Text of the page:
Image by Sarah Saucedo
As awareness and rights for the LGBTQ+ community grows overseas, Japan is slowly but surely entering the queer scene. In a survey conducted by Dentsu Inc., 10.2 percent of people identified as queer, compared to 8.9 percent in 2015; albeit 65.1 percent are still not open about their identity1. Although same sex marriage is not legal throughout Japan, since 2015, Shibuya-ku and Setagaya-ku have been offering partnership certificates. Unfortunately, these certificates are only available to those residing in Shibuya-ku and Setagaya-ku and are not legally binding. However, they still request businesses, such as hospitals and real estate agencies, to treat those with certificates with the same respect as married heterosexual couples2.
In comparison to other countries, Japan shows a reluctance to openly embracing the queer community. But is there a part of Japanese culture that keeps it from normalizing gender and sexual minorities, or is Japan simply underinformed? In the same study conducted by Dentsu Inc., of the 60,000 people surveyed, almost 80 percent of respondents said that they wanted to understand more than just the LGBTQ+ acronym, and learn more about the community that it encompasses1.
For this article, I talked to Didrik Tordhol, a Norway native who has been living in Japan for 6 years. He expressed worry about the lack of education Japan has on queer culture. “I asked a girl about LGBTQ+...and if she knew what it stands for, and she was like ‘the B and G stand for boy and girl right’” Tordhol explained to me. When asking him about his experiences of being openly gay in Japan, he noted that a common issue he faces is that “people [assume] that I must want to become a woman...because I like guys, and do wear make up.” On the topic of coming out, he mentioned that he “[doesn’t] really like to ‘come out’ because that makes it more of a thing than it really is,” and added that being queer “really is a normal thing and should be treated as such.”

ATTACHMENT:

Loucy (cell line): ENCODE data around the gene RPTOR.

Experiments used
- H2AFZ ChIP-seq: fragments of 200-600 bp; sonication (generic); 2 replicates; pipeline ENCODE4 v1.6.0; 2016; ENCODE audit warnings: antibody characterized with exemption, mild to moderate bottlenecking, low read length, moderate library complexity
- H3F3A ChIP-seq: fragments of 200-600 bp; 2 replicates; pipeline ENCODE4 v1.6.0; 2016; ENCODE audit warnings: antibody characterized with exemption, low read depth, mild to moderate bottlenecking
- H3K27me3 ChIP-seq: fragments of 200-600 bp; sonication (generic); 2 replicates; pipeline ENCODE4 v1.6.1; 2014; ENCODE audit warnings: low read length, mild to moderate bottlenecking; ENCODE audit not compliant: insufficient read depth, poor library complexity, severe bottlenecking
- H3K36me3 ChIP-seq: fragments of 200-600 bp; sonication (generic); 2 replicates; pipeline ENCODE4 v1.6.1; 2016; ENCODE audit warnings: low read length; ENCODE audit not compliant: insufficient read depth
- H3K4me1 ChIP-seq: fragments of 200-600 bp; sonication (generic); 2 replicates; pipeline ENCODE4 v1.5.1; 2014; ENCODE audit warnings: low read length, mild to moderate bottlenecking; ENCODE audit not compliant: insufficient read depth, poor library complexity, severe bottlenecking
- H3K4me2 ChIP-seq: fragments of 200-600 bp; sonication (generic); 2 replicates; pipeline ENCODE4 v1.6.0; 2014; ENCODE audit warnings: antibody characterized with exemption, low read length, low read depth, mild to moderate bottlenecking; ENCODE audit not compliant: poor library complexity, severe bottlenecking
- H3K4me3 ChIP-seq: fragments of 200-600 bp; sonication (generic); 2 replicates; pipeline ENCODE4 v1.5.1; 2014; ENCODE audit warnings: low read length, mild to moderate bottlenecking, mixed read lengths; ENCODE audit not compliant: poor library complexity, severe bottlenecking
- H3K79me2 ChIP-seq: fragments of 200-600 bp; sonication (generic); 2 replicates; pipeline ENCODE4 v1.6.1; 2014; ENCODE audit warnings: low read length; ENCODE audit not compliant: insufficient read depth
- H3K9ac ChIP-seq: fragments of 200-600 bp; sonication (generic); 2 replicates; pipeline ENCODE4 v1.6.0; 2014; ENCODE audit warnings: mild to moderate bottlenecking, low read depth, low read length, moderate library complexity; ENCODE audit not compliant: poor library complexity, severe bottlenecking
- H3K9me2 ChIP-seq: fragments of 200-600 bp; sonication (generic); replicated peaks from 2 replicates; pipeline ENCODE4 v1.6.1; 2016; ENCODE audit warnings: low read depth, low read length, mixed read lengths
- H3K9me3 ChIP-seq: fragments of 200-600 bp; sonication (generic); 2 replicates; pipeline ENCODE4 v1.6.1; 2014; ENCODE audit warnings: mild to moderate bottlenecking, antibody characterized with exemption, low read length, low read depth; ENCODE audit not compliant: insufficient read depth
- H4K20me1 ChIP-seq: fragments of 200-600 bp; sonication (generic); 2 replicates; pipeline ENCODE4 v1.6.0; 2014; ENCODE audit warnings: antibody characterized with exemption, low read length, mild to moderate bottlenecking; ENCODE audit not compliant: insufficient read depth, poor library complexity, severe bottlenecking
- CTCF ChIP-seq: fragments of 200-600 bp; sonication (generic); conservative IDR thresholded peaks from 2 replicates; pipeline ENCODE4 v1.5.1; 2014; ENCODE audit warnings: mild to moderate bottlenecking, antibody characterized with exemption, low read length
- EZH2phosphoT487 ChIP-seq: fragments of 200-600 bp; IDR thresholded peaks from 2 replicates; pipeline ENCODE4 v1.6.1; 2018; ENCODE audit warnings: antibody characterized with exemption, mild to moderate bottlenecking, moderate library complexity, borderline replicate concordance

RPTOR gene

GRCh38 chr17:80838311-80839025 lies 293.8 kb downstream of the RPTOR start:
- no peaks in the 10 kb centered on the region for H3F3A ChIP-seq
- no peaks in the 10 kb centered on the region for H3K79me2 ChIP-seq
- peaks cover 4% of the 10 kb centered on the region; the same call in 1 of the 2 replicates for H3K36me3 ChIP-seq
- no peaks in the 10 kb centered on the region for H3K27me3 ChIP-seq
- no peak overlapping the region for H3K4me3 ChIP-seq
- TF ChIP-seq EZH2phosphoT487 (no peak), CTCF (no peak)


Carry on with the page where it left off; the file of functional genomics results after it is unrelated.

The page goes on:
As Tordhol mentioned, there does seem to be confusion in the distinction of gay versus trans, throughout Japan. When thinking of Japanese LGBTQ+ public icons, people like Matsuko Deluxe and Ikko come to mind, who, despite being openly gay, are respectively known for cross dressing and being trans. With the queer community already being a minority and the main representation coming from TV personalities like Matsuko and Ikko, it’s easy for the different spectrums of LGBTQ+ to be lumped together. Even though Matsuko and Ikko may not be hiding their sexual identity, until more of the queer community comes out, a deeper discussion on LGBTQ+ is not possible.
However, coming out in Japan is a lot easier said than done. In interviewing Japanese people between Osaka and Tokyo, there seemed to be a general consensus that people aren’t against the queer community, but rather that Japanese culture isn’t that malleable. From a young age, Japanese culture promotes conformity and uniformity, ranging from school and work uniforms, to everyone following the same fashion trends. Although fashion trends allow some room for self expression, you’re still expected to stay within the framework of these trends. Hiroki Senou, a sociology major at Doshisha University, says that “Japanese government hardly accepts immigrants and our culture is pretty pure. We just don’t get used to agreeing to [new ideas]...People just try to be normal here.” Normal, in this case means traditional families of a husband, wife, and kids.
Members of the Liberal Democratic Party in Japan have expressed similar sentiments. Representatives like Tomu Tanigawa and Mio Sugita made remarks against same sex marriage, saying that same sex couples are “unproductive” to society for not producing children, which “humans have been doing from antiquity [to fend off] decline and ruin”3.
Takayuki Tanaka, a landscaper in his early 50s, expanded on this idea, including that most Japanese people aren’t against the LGBTQ+ community, but instead have had minimal interaction with people from this community, leading them to be under informed and not advocating for LGBTQ+ rights, merely because any legislative change wouldn’t impact them or anyone they know.
With almost 1 in 11 Japanese people identifying somewhere under the LGBTQ+ umbrella, it’s not like queer people don’t exist in Japan. There just hasn’t been as big of a discussion on the queer movement as there could be.
Once this discussion grows, misconceptions can be corrected, more queer people can feel comfortable being open with their identity, and the LGBTQ+ lifestyle can slowly but surely become normalized as part of Japanese culture. Whether it be joining a group like TUJ’s Pride Club, or attending Tokyo’s Rainbow Pride (on April 28th and 29th), any step taken that advocates for the LGBTQ+ community is a step forward.